How to use reverse psychology to persuade, in 5 steps

How to use reverse psychology to persuade

Reverse psychology is one of the concepts linked to the psychological that has gained the most fame at a popular level. You don’t need to be a university graduate to have heard, even if only superficially, what this type of resource used especially in persuasion consists of.

However, it is one thing to know the what and quite another to master the how. The idea that reverse psychology basically consists of asking for one thing to get the other thing done is totally fallacious. If it worked that way, no society would exist or could be sustained, since our lives in collectivity are based on constantly making requests, delegating tasks, giving orders, etc.

In the following lines we will see just basic and fundamental ideas about how to use reverse psychology in processes of persuasion .

How to use reverse psychology?

Essentially, we can define reverse psychology as a process by which we increase the likelihood that a person or group will get involved in a task by communicating a framework through which they should do the opposite. This means that it does not simply consist of giving an order for others to do actions opposite to this one, but that it works by taking into account the roles of each person and the expectations that are at stake.

Fundamentally, reverse psychology consists of shifting people’s attention to an aspect of the situation that gives reasons to behave in a way apparently opposite to that suggested by the person who has made that information known. To create the impression that a communication error has occurred, in short, to show clearly which option is preferable and which is not.

Whether or not to use reverse psychology depends on a number of moral considerations that depend on the context . For example, if it involves giving false information, its moral implications will not be the same as if one works at all times with objectively correct information. The fact that what is said is true or false goes beyond the concept of reverse psychology, and is independent of it.

That said, let’s see how to use this strategy of persuasion step by step.

1. Analyze the strengths and weaknesses of the action you want to promote

The action option that you would like the other person (or the group of people you will be addressing) to choose necessarily has advantages and disadvantages .

So it starts by distinguishing these positive and negative aspects so that they can be taken into account at all times. When using reverse psychology, you should create a framework in which at least one of these advantages is clearly presented and the possibility of thinking about the disadvantages is discouraged. For example, going to the gym has the advantages of offering a habit that makes us feel good, improves our health and strengthens our self-esteem, but it demands physical effort and costs money.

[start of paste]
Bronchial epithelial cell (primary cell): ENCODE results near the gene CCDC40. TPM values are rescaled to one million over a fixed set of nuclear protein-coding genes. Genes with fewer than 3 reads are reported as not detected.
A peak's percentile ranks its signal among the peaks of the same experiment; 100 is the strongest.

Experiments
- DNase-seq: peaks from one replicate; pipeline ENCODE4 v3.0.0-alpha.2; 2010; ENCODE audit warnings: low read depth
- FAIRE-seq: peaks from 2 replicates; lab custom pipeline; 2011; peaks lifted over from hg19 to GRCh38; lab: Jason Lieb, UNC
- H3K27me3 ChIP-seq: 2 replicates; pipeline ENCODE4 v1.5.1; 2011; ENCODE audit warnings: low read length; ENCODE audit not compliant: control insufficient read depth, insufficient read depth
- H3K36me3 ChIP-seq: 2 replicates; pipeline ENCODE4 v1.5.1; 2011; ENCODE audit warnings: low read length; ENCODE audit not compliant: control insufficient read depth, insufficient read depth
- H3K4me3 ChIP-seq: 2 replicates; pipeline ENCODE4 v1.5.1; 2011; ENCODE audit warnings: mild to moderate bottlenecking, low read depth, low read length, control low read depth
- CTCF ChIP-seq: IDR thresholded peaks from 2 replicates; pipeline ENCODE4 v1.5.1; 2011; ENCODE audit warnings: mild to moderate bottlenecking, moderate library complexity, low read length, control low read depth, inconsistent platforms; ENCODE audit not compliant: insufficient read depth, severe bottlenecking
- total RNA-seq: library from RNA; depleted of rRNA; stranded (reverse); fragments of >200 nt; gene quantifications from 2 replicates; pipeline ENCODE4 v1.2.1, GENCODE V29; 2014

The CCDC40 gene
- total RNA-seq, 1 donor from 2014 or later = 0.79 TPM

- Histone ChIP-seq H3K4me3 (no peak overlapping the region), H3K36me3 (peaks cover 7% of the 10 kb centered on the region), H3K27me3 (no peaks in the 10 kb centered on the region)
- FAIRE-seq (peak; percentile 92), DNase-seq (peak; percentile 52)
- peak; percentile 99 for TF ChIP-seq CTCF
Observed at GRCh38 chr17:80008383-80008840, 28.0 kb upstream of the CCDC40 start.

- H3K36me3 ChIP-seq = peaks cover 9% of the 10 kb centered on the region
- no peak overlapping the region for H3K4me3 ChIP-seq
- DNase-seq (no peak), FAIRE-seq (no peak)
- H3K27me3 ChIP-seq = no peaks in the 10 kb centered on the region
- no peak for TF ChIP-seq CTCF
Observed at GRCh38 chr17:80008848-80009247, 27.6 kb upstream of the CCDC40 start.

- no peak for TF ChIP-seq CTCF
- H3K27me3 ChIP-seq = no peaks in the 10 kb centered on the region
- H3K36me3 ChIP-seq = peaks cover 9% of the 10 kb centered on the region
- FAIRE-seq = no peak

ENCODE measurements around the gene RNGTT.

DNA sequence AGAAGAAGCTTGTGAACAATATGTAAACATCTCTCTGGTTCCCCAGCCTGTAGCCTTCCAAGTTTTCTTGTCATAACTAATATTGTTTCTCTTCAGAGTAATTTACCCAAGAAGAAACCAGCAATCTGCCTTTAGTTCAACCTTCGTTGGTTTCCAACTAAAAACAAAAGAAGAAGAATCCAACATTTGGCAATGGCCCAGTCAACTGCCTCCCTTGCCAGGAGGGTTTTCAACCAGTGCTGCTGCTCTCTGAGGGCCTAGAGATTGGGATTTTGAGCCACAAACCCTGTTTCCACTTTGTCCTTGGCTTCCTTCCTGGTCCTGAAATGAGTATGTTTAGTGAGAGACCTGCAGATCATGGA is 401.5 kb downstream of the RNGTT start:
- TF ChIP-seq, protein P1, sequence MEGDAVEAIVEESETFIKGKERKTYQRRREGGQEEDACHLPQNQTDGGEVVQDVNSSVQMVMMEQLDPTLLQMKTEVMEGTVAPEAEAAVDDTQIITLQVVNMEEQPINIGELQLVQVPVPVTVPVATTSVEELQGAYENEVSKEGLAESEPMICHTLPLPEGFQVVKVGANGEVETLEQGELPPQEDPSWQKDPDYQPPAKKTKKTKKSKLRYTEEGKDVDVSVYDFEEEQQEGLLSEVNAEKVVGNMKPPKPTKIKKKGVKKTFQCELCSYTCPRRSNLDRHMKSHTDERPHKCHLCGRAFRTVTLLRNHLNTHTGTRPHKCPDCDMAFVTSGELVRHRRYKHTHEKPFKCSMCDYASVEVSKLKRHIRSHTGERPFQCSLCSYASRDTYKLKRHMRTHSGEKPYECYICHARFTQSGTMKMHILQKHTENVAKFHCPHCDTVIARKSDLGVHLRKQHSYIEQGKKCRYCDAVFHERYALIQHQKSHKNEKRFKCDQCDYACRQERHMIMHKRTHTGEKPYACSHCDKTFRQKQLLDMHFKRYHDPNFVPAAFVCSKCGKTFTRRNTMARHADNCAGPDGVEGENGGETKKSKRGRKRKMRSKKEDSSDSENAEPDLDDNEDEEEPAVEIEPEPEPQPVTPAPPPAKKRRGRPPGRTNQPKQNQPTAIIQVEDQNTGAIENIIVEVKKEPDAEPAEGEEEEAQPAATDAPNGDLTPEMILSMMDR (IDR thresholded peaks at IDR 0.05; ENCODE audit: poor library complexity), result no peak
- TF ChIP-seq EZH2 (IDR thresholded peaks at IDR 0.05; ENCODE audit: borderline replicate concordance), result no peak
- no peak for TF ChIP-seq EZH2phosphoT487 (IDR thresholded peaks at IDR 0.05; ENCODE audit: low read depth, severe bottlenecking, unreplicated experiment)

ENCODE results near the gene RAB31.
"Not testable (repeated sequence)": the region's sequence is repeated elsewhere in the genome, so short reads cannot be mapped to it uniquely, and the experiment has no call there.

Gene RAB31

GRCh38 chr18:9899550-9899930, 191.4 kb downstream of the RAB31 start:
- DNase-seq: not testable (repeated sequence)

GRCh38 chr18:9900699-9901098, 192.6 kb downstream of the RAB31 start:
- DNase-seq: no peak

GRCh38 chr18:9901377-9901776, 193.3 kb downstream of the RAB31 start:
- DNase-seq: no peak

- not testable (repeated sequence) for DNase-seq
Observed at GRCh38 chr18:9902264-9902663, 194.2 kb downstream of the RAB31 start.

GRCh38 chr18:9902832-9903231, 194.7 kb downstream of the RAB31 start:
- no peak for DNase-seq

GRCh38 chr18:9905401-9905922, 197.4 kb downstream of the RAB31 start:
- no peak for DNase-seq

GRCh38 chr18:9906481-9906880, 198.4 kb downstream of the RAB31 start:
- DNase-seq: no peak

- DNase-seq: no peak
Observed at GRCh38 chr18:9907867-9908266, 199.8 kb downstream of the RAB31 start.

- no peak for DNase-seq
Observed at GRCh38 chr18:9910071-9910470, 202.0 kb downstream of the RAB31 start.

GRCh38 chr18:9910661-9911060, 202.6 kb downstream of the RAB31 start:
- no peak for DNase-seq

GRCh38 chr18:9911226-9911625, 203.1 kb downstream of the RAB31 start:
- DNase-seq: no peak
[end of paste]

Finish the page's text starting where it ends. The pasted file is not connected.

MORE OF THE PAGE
2. Discover a frame of reference that may be attractive

Based on what you know about the person or persons you are going to address, think about those aspects of the action you want to promote that may be most attractive . For example, in the case of going to the gym, this element could be the fact that you look fitter and have the admiration of other people when you see their progress.

3. Plan from which role you will speak

This is important, since one of the keys to knowing how to use reverse psychology is to take into account that part of your power is based on assuming a role that the other person should oppose, although not from hostility. That is, we must embody something that represents a “category” in which, right off the bat, the other person does not feel included or even opposed.

For example, this can be done even when talking to a friend if we take as a reference some of the characteristics in which we differ most or oppose . Something that illustrates this well would be to take advantage of the role of “big brother”, although speaking from his not so fraternal facet as a regulator of the behavior of those under his care. If we imply that a big brother is not a perfect machine for defining what is best for his younger brothers or sisters, it is easy to generate this subtle transitory antagonism.

4. Offer the option you want to promote as if it were a temptation

Working from the previous step, create a frame of reference for the conversation that makes it clear that you are speaking from that role in which your partner or partners are not included and may easily have conflicting interests.

Thus, it introduces the idea of performing the action you want to promote making it seem tempting but at the same time not very advisable from the point of view of the role from which you speak (and towards which the person listening to you has an antagonistic predisposition from the beginning). In other words, it is not advisable from a dysfunctional or meaningless logic unless you embrace a role that does not feel like your own.

5. Uses a false dichotomy

To make the action you want to promote more attention, you can use a false dichotomy. Speak as if there were two possible options: choose that option or, on the contrary, another one that you apparently recommend, the latter only because you speak from a certain role. Thus, you don’t even need to focus on apparently attacking what you are actually encouraging to do , but you can focus on praising the qualities and advantages of the other option, in a way that is not at all attractive to others.

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